The mainstream is calling vitamin C an “exercise pill.” But is that the whole truth? Find out what the new study really found…and how you can benefit.

What You Need to Know About That Vitamin C Study

In All Health Watch, Diet and Nutrition, Featured Article, Weight Loss

You may have seen the news about vitamin C around the web. Some articles suggest it could be a “replacement for exercise.”1 But is that true?

Researchers from the University of Colorado at Boulder wanted to see how the cardiovascular benefits of vitamin C stack up against exercise. They looked at its ability to lower endothelin-1 (ET-1) in overweight or obese adults.

ET-1 is a protein used to measure vascular health. High levels cause your blood vessels to constrict, putting you at risk for heart attack and heart failure.2,3And low levels indicate better blood vessel tone and improved blood flow.4

Almost half of the participants were in the aerobic exercise group. The remaining volunteers took 500 mg of time-released vitamin C each day.

Not surprisingly, the participants in the aerobic exercise group had lower levels of ET-1 than the vitamin C group… And all they had to do is take five to seven brisk walks a week for three months.

Sure, vitamin C was almost as effective as exercise at lowering ET-1 levels. But it still doesn’t replace it. The study’s lead author, Caitlin Dow, reported, “Nearly all of the [mainstream] titles misrepresent the results from the study . . . This is not ‘the exercise pill.’”5

You need to be active as well. Leading a sedentary lifestyle—regardless of how much vitamin C you get—could make you about four times more likely to die within the next decade.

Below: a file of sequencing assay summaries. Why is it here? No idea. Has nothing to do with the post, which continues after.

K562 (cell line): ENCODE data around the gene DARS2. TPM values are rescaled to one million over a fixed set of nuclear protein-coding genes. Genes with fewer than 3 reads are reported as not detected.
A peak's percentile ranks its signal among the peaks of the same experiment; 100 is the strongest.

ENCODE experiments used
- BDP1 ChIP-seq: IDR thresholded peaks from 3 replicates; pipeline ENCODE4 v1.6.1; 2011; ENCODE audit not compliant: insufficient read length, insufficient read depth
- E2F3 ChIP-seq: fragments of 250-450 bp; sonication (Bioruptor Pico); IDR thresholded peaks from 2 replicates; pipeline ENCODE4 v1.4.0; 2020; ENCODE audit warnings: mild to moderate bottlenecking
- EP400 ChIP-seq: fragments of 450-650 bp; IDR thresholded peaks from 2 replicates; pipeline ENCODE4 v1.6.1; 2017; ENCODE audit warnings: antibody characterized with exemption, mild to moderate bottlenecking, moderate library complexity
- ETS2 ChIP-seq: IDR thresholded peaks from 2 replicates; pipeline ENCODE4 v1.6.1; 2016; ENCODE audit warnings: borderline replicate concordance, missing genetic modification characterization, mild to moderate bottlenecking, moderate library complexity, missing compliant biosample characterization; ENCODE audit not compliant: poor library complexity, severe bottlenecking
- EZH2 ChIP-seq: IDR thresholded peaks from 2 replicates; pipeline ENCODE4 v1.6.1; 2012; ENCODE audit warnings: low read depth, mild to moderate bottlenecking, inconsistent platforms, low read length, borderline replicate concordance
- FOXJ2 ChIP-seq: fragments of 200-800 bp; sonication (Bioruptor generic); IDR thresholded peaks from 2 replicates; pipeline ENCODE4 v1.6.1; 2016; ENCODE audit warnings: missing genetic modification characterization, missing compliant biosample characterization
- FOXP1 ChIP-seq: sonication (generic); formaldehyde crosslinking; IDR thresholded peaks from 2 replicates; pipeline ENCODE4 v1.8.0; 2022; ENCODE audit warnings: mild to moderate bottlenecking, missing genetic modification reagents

That’s not to say you should ignore the study. Here’s what to do…

Continue—or start—exercising. And add vitamin C to your diet. Not to replace exercise. But to boost the cardiovascular benefits of it. This could be especially helpful for people who can’t get too vigorous with their physical activity.

High intensity interval training (HIIT) is ideal for heart health. It increases your VO2max. This measures how well your cardiovascular system transports and uses oxygen.6 HIIT also builds strength in your muscles—including your heart—in a shorter period of time than endurance training.

And if you aren’t already making it a point to get at least 500 mg of vitamin C each day, now is the time to start. It doesn’t just lower your ET-1 levels… It can also lower your blood pressure. And vitamin C helps keep your immune system strong, your skin youthful, and your bones sturdy.

Add foods like broccoli and bell peppers to your meals. They are higher in vitamin C than oranges. Or you can take a liposomal supplement. That means it’s packed in fat to aid absorption. Check your local health store or online for this kind.

In Good Health,

Angela Salerno
Publisher, INH Health Watch

Like this Article? Forward this article here or Share on Facebook.